Report from International Congress of Law and Mental Health
I am starting this blog entry in the beautiful courtyard entry to the New York University Law School. The sound of flowing water, the fresh green of the trees and the fine architecture make it a tranquil place to write. And it is nice and warm---a great break from the cold Melbourne winter! It is the last day of the International Congress of Law and Mental Health. There have been streams of exciting papers on therapeutic jurisprudence all week.
It has been inspiring to catch up with TJ friends and to meet others who I have not met before. In particular, it has been great to catch up with Bruce Winick and David Wexler, who I last saw in Perth in 2006.
The TJ papers have been delivered by judges, lawyers, academics and health and justice professionals from a wide range of countries, including the United States, Australia, Canada, New Zealand, South Africa, Israel, Pakistan, Sweden and The Netherlands. It is most stimulating to have these broad cultural perspectives on the application of therapeutic jurisprudence to various areas of the justice system and beyond. It is also a sign of how influential TJ is becoming.
We have had papers on TJ and children, judging, legal practice, victims, social development, public health, legal education, problem-solving courts, mental health law, elder law, audio-visual materials and family law, amongst other topics. It has been a rich and stimulating five days.
I delivered a paper on whether problem-solving courts should be solution-oriented courts. My argument was that many courts that are said to take a problem-solving approach assert that they solve the problem rather than facilitating participants to solve the problems for themselves with the aid of the court team and community agencies. I suggested that the problem-solving rhetoric did not reflect findings in the behavioral science literature concerning how positive behavioural change happens. The literature stresses the importance of the work participants do independently of or in connection with therapeutic interventions in promoting change.
I also suggested that facilitating participants gaining an awareness of the underlying causes of their problems and empowering them to formulate and implement rehabilitation plans should be a fundamental component of drug courts, family violence courts, community courts, mental health courts and the like.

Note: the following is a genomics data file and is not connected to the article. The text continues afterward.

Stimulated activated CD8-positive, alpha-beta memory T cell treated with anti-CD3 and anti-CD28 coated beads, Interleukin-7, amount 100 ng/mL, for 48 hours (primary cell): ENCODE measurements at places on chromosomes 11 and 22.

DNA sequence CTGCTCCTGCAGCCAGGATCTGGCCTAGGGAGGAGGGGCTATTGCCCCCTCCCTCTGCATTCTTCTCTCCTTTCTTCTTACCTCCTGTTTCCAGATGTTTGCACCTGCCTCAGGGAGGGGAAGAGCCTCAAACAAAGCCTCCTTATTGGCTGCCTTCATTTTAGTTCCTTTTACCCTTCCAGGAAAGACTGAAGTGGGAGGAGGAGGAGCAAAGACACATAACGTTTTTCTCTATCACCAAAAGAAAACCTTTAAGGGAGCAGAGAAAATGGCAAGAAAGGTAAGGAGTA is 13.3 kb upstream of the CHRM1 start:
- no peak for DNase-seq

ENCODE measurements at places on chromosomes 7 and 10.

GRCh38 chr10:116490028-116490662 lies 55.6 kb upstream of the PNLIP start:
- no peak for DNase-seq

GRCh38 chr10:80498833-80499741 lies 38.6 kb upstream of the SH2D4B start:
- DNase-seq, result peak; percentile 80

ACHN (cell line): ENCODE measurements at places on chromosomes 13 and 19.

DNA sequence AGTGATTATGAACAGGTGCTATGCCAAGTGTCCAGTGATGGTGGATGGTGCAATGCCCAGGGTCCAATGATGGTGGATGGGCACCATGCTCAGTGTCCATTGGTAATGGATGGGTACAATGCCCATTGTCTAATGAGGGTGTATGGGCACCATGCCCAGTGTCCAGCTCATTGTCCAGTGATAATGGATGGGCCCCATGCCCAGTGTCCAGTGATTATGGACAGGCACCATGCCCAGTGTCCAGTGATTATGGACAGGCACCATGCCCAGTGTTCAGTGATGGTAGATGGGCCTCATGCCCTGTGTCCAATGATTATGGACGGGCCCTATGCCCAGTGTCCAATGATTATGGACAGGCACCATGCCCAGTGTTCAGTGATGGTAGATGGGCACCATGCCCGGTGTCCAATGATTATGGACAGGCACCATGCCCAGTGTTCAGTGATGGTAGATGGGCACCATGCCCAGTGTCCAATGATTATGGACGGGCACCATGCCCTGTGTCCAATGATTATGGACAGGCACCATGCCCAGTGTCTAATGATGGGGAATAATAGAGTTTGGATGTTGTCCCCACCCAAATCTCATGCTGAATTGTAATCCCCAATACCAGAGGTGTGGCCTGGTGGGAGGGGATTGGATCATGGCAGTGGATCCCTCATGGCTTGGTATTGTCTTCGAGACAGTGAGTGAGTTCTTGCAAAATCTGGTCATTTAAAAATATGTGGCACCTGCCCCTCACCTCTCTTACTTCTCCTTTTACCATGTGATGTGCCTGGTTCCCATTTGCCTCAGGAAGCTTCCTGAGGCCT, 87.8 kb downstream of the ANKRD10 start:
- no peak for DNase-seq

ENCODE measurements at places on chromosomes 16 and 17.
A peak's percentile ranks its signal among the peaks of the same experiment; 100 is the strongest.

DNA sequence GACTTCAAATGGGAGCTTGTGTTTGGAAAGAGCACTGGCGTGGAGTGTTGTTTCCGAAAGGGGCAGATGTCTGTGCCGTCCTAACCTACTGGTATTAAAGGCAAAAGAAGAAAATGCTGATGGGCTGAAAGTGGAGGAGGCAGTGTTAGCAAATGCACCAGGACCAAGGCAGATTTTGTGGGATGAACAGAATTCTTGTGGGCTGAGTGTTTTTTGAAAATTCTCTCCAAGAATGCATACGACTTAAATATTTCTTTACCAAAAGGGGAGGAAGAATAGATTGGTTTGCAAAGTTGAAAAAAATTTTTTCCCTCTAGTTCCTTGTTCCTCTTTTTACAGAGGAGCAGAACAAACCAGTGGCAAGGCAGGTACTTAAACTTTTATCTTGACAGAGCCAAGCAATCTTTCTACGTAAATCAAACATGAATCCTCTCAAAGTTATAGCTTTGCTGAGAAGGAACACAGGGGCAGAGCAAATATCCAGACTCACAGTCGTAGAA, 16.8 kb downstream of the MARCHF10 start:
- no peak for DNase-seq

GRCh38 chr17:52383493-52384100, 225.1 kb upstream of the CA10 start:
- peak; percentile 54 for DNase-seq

As with similar conferences, the time outside the conference sessions has been as almost as important as attending the sessions. Here one forges connections with others and gains insights into the different areas of TJ and similar approaches through dialogue with others attending the conference.
I have also managed to fit in a visit to the Red Hook Community Justice Center. If you come to New York, it is well worth visiting the Center. It is best to contact the Center for Court Innovation first to set up the visit ahead of time. Red Hook does wonderful work in the community. It has played a major part in lowering crime and improving the quality of life in the community in which it serves. The Center works with the local community and with participants to help address the underlying causes of crime. The dedication of the staff is evident, not only in the work they do at the Center but outside hours in such activities as mentoring juveniles and coaching Little League Baseball. It is a great model for how a community court should operate.
Coming into the Center’s courtroom was an interesting experience. It is far more informal and frenetic than an Australian court. However, it is targeted to the needs of the local community and is attuned to a different culture than the one I am used to.
I have also heard that the book “Non-Adversarial Justice” – which has chapters covering the areas coming under what Susan Daicoff calls the “comprehensive law movement” and their implications for courts, legal practice and legal education – has now been published. I am looking forward to seeing it when I get home given that I am a co-author of the book! For more details, see:
Anyway, it has been a most therapeutic 5 days in New York. There are many TJ-related, positive things happening in justice here, so it is most appropriate that the conference has been held here. And New York is one of my favorite cities---a happy coincidence!